Och, poor wee sky


Regular readers of my blog will be aware of my relationship with Sky (yes, box 14 is still working – before you ask).

So I am low on sympathy for their order to write down £343 million in an enforced sale of its aggressive build up of shareholding in ITV by the Competition Commision.

ITV has its problems but, you know what,  we need them more than we need a Sky monopoly.

oops. I did it again

No reference to the previous post but I am inclined to do a bit of this.


I did it tonight.

I ain’t Mr populoso in these parts.

In my defence, I was trying to fix Amy’s computer which has been out of commission one way or another for months.

It had just come back.  It was STILL out of commission.  So’s her desk now.

(But the computer works.)

Edinburgh Festival to be bombed. Fact.


Is it just me or is Supt Lovegrove just being a bit of a scaremonger? “It’s not just a case of “if” but “when” he tells us.

I appreciate that the public needs to be vigilant. But does it have to be terrified, and does he have to put out a message that can only damage the festival.

One of Britain’s most senior counter-terrorism officers last night warned it was only a matter of time before Edinburgh was subjected to a devastating attack.

Superintendent Brett Lovegrove said Scotland’s capital would be an “extremely attractive” objective for terrorists – and said the Edinburgh International Festival, which last year attracted 380,000 visitors, was a prime target.

Speaking at an anti-terrorism seminar in the capital, Mr Lovegrove, the head of counter-terrorism for the City of London Police, said: “Edinburgh is an extremely attractive proposition to terrorists, as it has many international businesses, an airport, sports stadiums and crowded streets.

“In particular, the Festival ticks all the right boxes, so it’s essential the public are made aware of the threat and what action should be taken.

“Like London and New York, it is also an iconic city which is flooded with tourists all year round.

“Last year’s Glasgow airport attack proved Scotland isn’t immune to the threat of terrorism. Unfortunately, it isn’t a case of ‘if’ there will be an attack on Edinburgh but ‘when’.”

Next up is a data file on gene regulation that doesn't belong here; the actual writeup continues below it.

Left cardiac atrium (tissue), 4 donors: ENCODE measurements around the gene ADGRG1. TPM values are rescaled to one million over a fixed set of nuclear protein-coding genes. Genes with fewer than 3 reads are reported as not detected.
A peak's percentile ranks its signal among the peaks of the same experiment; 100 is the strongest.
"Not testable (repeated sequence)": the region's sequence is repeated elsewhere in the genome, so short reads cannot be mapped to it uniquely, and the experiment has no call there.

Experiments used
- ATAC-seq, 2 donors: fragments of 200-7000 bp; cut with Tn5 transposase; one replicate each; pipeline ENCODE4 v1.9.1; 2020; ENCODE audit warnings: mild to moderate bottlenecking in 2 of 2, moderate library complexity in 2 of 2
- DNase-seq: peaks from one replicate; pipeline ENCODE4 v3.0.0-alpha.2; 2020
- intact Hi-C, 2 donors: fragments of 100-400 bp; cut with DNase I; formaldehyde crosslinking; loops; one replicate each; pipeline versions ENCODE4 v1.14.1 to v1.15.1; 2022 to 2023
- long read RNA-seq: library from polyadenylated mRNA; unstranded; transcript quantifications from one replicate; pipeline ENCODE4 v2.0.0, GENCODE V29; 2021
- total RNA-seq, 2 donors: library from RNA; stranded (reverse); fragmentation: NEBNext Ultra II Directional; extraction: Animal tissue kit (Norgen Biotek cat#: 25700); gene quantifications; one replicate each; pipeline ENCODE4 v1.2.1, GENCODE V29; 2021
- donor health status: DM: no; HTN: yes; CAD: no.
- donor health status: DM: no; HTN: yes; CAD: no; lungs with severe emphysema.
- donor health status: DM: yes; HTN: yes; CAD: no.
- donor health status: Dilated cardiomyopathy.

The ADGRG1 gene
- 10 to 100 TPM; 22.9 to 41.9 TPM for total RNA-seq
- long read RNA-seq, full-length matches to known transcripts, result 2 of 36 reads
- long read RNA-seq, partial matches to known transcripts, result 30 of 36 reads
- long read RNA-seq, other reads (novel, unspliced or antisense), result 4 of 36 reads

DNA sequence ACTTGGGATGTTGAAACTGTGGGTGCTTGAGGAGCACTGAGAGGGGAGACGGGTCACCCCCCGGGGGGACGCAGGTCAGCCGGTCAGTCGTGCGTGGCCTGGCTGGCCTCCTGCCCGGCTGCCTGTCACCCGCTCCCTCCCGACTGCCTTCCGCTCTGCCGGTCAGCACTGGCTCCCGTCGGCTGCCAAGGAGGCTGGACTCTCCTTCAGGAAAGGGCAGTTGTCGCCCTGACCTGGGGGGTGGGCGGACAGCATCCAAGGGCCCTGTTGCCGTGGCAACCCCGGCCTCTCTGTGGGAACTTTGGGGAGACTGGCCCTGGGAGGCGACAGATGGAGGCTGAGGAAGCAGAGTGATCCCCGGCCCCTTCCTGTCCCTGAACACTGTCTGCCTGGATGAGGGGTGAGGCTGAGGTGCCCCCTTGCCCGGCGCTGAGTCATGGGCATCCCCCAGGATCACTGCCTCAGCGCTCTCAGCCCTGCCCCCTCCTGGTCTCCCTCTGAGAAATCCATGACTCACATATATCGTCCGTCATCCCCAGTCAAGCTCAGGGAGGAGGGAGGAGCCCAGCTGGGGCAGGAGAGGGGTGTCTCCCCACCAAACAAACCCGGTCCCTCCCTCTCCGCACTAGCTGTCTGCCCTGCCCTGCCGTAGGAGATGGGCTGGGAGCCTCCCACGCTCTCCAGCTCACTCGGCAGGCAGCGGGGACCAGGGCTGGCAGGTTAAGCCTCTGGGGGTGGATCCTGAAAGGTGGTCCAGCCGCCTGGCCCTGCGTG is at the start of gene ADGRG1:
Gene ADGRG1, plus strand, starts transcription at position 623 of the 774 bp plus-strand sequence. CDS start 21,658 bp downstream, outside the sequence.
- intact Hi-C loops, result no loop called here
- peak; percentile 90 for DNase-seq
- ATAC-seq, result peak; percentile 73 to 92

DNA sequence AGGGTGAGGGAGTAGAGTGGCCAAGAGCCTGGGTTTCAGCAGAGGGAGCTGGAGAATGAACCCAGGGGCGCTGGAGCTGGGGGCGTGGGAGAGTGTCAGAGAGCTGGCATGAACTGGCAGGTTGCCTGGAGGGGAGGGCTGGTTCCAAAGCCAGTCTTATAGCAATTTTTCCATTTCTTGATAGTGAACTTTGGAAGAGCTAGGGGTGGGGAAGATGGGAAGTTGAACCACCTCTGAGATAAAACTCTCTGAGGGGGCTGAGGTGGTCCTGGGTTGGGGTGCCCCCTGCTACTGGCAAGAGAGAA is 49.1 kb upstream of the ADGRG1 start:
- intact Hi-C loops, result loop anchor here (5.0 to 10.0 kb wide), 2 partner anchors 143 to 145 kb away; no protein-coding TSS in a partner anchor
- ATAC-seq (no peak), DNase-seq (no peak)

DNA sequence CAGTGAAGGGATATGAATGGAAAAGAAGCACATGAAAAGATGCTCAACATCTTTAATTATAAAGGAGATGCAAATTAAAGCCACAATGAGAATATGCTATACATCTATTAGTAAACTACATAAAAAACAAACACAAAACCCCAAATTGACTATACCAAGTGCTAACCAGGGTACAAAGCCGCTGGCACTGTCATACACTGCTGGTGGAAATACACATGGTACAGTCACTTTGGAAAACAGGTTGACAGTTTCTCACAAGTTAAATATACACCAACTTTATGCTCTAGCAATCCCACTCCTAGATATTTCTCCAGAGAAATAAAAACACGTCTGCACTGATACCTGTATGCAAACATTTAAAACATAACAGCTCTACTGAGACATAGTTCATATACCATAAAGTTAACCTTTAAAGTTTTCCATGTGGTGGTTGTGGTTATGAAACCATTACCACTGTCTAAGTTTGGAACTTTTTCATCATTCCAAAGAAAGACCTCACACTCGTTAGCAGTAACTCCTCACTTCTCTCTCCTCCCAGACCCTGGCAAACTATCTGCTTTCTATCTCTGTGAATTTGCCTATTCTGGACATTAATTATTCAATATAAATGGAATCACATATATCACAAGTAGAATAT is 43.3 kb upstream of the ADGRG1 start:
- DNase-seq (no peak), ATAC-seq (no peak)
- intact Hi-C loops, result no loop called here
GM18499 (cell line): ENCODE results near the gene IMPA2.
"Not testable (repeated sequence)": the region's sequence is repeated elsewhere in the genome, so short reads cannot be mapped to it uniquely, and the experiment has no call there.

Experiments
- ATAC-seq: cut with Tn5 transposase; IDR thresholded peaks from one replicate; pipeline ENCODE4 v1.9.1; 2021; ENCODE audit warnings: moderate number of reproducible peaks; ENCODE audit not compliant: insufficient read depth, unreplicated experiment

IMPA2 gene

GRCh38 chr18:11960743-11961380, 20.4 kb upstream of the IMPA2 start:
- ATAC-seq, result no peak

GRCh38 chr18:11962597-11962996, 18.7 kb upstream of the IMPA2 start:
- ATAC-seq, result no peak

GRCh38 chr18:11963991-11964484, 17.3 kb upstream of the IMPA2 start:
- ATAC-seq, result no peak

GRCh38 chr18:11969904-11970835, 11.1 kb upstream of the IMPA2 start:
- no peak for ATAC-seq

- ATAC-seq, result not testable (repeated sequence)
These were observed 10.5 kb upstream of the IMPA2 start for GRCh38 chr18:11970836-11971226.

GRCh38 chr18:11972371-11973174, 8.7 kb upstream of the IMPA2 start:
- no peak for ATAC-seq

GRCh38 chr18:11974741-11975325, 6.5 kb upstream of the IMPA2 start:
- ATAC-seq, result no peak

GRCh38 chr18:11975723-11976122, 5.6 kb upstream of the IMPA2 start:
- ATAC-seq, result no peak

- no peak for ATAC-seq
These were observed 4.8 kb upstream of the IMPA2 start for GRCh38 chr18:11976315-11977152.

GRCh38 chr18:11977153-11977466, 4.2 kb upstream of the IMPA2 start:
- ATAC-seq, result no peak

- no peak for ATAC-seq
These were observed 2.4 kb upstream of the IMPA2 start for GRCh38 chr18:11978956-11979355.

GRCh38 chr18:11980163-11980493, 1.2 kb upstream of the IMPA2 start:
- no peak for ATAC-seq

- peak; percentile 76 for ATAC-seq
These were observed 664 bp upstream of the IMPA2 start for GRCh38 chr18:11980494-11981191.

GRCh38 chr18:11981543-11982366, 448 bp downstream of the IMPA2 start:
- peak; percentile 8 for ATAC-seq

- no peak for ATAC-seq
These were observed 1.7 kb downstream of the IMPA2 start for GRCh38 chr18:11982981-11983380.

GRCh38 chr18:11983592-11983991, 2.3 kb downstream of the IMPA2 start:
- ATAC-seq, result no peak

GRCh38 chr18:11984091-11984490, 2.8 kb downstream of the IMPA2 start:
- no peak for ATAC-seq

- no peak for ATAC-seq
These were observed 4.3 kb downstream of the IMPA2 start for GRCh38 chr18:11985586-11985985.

Read the whole article here. And the comments – most of which subscribe to my point of view (other than the person who wittily exclaims that a bomb going off at the Edinburgh Festival would be a good thing. Oh really? a few hundred Edinburghers and arty tourists dead and maimed would be a good thing? An interesting take on terrorism).

Should The Scotsman have risen to this sensationalism and printed the story?

You tell me…

A book of two halves


“I wouldn’t say I was the best manager in the business. But I was in the top one.”

So said Brian Clough; reflecting on his up and down career.

I have written elsewhere about the Clough phenomenon, in my review of the quite remarkable David Peace novel, Damned Utd but this is something different and just as touching.

The man is truly unique and I bought Provided you don’t kiss me, the 2007 William Hill Book of The Year, on the basis that I thought it would be full of ascerbic and hilarious insights into his career as seen by an insider.

It’s written by the previously unknown (in book terms at least) Duncan Hamilton, but surely we can’t have seen the last of him. Hamilton was a rookie sportswriter/reporter on the Nottingham Evening Post and so got first dibs on Cloughie for over 20 years. The relationship he built with Clough is at the heart of this book.

It is a thing of great beauty.

It’s no kiss and tell, despite the title, rather it is a heart felt, honest, even loving reminiscence of how a provincial reporter built an intimate, trusting relationship with the greatest football manager in history; and let’s not overlook this fact. He was.

Let’s get this in perspective. Nottingham Forest winning a League title and two European cups in the late seventies was the equivelant of someone like Stoke, or Colchester doing it now. Provincial, modest crowds (never above 25,000 even at their peak) and peniless.

And yet. And yet.

And yet Clough (and let’s not forget Taylor – Hamilton sure doesn’t) built Nottingham Forest into the greatest team in Europe.

They pissed on the mighty Liverpool.

But the book is not a football borefest. It ain’t for anoraks, it’s for people who love people. Clough was like a surrogate father to Hamilton. It was a love affair of sorts. A truly symbiotic relationship.

As the book moves through the glory years and into Clough’s decline it is sad beyond belief. At several points I was close to tears as Hamilton recounts Cloughie’s decline into alcoholism, his loss of dignity and confidence and his eventual, rather sad, retirement and most heartfelt of all; his death.

This book is a window into the human soul. A historical insight that no-one else could have written.

It IS funny in parts; because Cloughie was a star comedian (indeed he was a mate of Eric Morecambe’s).

But poignancy is its greates virtue.